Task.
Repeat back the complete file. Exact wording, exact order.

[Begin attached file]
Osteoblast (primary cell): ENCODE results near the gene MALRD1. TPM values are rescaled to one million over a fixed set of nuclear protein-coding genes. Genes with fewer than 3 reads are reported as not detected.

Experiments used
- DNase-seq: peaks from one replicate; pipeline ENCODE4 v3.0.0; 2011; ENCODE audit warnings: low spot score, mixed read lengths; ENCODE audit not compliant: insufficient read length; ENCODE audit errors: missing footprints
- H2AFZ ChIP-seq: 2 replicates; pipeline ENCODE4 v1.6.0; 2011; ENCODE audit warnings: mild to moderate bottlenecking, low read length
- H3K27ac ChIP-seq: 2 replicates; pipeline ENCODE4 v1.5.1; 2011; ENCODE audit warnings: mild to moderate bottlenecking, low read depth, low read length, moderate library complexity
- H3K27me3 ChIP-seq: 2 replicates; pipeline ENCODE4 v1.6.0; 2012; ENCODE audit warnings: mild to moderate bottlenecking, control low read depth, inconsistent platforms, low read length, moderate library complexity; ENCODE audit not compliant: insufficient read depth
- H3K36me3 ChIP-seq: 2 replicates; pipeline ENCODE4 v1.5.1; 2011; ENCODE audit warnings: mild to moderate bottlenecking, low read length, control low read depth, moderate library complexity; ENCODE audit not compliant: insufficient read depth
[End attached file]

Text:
Osteoblast (primary cell): ENCODE results near the gene MALRD1. TPM values are rescaled to one million over a fixed set of nuclear protein-coding genes. Genes with fewer than 3 reads are reported as not detected.

Experiments used
- DNase-seq: peaks from one replicate; pipeline ENCODE4 v3.0.0; 2011; ENCODE audit warnings: low spot score, mixed read lengths; ENCODE audit not compliant: insufficient read length; ENCODE audit errors: missing footprints
- H2AFZ ChIP-seq: 2 replicates; pipeline ENCODE4 v1.6.0; 2011; ENCODE audit warnings: mild to moderate bottlenecking, low read length
- H3K27ac ChIP-seq: 2 replicates; pipeline ENCODE4 v1.5.1; 2011; ENCODE audit warnings: mild to moderate bottlenecking, low read depth, low read length, moderate library complexity
- H3K27me3 ChIP-seq: 2 replicates; pipeline ENCODE4 v1.6.0; 2012; ENCODE audit warnings: mild to moderate bottlenecking, control low read depth, inconsistent platforms, low read length, moderate library complexity; ENCODE audit not compliant: insufficient read depth
- H3K36me3 ChIP-seq: 2 replicates; pipeline ENCODE4 v1.5.1; 2011; ENCODE audit warnings: mild to moderate bottlenecking, low read length, control low read depth, moderate library complexity; ENCODE audit not compliant: insufficient read depth